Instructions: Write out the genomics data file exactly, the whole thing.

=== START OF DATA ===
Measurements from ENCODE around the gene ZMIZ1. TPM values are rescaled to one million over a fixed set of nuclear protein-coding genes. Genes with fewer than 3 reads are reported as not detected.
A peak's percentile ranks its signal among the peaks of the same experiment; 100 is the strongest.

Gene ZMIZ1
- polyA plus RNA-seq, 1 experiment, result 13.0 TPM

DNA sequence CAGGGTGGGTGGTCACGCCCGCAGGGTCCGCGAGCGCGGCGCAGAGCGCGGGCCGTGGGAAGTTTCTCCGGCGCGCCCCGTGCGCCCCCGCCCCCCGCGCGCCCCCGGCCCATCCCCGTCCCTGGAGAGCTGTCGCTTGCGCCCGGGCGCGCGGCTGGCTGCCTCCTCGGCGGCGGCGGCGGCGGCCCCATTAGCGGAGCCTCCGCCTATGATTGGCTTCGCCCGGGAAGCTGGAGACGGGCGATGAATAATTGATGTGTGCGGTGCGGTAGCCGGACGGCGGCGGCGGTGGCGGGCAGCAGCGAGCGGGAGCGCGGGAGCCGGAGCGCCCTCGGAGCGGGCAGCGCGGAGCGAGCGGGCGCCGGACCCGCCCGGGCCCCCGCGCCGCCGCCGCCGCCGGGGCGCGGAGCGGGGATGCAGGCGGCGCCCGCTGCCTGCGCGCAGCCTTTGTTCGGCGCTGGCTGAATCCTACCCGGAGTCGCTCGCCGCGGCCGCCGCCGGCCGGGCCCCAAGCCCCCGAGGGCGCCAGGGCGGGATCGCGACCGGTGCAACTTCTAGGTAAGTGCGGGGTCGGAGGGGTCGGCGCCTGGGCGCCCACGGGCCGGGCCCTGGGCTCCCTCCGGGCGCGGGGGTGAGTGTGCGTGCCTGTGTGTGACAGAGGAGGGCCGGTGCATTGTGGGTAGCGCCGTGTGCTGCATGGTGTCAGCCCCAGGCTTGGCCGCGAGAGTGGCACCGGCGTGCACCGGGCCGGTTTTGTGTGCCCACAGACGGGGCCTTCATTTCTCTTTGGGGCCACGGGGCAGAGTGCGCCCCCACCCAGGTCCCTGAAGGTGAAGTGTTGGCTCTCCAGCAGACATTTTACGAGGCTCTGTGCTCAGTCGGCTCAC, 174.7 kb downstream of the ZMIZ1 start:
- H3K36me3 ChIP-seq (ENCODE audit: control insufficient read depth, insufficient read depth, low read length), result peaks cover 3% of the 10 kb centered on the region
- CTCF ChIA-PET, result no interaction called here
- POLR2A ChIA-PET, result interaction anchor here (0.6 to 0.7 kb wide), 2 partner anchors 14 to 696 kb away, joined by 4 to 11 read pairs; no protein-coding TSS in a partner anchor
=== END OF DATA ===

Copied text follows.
Measurements from ENCODE around the gene ZMIZ1. TPM values are rescaled to one million over a fixed set of nuclear protein-coding genes. Genes with fewer than 3 reads are reported as not detected.
A peak's percentile ranks its signal among the peaks of the same experiment; 100 is the strongest.

Gene ZMIZ1
- polyA plus RNA-seq, 1 experiment, result 13.0 TPM

DNA sequence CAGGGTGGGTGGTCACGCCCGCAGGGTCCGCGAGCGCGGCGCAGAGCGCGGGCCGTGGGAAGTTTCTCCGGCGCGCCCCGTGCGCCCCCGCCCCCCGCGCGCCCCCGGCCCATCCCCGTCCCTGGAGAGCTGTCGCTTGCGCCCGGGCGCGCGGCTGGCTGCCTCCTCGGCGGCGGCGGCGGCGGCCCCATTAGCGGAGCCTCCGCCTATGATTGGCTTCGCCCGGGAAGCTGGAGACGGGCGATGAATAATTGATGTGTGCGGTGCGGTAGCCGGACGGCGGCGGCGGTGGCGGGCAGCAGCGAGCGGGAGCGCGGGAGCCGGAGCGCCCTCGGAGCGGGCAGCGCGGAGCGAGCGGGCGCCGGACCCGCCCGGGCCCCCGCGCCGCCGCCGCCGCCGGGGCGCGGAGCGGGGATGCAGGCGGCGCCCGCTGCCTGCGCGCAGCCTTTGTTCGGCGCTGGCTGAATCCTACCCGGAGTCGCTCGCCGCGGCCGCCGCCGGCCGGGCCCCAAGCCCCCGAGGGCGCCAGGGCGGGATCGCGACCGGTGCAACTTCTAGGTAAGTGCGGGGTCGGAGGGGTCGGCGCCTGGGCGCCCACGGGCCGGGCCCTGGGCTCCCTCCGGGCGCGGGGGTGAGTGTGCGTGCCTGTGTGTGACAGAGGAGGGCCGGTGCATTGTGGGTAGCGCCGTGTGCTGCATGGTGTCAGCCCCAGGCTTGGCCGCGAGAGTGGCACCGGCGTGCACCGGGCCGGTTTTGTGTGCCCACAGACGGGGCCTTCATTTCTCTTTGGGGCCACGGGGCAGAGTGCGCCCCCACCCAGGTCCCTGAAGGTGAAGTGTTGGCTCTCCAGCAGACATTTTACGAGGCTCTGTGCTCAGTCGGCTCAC, 174.7 kb downstream of the ZMIZ1 start:
- H3K36me3 ChIP-seq (ENCODE audit: control insufficient read depth, insufficient read depth, low read length), result peaks cover 3% of the 10 kb centered on the region
- CTCF ChIA-PET, result no interaction called here
- POLR2A ChIA-PET, result interaction anchor here (0.6 to 0.7 kb wide), 2 partner anchors 14 to 696 kb away, joined by 4 to 11 read pairs; no protein-coding TSS in a partner anchor